add-on services that provide the other components of practice
management, such as scheduling, billing, and reconciliation with
In keeping with the trend for online SaaS coming from Google and
other major online service providers, I believe these services will be
inexpensive or perhaps even free to the primary care practitioners
(PCPs), except perhaps as a small surcharge against their insurance
billings. But the speed and accuracy such SaaS systems will provide
will more than make up for the surcharge. The automated link with other
players in the healthcare arena, such as the pharmacies, will raise the
standard of care by providing more evidence of a patient's compliance
with her/his medication regimen.
In either case, it will be a long time before the healthcare providers give up their own recordkeeping systems. If ever. And the big barrier to my second scenario is getting the patient's records into the EHR, whether in the physician's office or out in the computing cloud.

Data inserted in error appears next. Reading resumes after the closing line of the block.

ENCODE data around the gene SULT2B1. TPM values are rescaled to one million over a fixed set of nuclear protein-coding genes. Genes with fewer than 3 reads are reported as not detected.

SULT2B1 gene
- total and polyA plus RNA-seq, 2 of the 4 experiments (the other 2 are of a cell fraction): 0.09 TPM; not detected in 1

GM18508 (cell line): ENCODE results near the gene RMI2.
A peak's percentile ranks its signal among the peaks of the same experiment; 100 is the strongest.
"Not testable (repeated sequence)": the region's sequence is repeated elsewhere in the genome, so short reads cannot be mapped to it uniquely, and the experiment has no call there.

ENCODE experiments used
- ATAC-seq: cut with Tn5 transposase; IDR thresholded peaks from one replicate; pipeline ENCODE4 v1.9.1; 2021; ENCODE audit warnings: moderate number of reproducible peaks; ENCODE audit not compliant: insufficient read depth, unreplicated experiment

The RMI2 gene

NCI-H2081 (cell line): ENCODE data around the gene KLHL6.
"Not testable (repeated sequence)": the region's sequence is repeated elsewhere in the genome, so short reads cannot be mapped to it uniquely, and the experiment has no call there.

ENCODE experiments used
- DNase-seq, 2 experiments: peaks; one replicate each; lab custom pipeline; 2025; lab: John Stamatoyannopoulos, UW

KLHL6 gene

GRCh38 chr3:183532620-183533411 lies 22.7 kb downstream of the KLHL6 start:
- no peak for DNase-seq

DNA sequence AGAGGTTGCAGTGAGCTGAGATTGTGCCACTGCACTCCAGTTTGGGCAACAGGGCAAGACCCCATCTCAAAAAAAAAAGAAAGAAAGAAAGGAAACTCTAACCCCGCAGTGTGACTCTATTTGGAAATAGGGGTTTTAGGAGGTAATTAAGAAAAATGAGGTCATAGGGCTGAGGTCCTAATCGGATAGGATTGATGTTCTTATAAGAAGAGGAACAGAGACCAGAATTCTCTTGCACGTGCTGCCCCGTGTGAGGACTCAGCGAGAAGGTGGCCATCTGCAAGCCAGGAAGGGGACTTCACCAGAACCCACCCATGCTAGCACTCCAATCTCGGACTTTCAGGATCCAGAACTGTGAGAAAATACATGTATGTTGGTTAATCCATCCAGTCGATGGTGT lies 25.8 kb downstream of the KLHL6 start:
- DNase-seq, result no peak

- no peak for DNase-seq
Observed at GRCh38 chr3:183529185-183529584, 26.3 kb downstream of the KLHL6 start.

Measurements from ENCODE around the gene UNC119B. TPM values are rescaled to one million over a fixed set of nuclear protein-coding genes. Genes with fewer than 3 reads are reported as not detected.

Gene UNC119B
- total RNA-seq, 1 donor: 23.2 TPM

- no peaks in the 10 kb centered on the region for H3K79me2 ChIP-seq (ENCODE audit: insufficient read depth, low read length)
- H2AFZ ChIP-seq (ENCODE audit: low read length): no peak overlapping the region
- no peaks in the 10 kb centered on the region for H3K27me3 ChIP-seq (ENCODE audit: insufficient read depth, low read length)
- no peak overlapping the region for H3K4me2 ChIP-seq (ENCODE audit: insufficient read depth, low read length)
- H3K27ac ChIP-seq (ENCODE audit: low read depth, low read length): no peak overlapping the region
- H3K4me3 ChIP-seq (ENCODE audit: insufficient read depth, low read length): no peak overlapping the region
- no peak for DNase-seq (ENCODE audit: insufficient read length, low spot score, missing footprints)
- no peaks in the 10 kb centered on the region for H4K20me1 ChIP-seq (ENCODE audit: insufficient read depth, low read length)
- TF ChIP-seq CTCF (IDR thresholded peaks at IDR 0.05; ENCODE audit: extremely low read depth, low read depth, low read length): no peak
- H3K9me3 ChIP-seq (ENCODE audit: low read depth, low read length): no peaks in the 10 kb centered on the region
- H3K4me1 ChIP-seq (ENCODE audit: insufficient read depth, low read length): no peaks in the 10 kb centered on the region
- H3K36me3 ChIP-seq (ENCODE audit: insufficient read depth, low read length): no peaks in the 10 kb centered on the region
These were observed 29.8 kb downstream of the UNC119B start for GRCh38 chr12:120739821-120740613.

To me it seems like an awful lot of trouble and at least a little bit of risk for a modicum of convenience. Will having these records online really make me any healthier? Will the act of storing them in the cloud make me exercise more, lower my cholesterol, watch my blood sugar and control my blood pressure? I don't see why if I wasn't already following my doctor's advice.
Actually, the benefit would be that the doctor would have a fighting chance of knowing whether you actually are following her advice. Maybe not at the outset, but soon. And as pervasive biomedical sensor systems become more commonplace, she will know how you are doing between visits at a level that is next to impossible to achieve at present.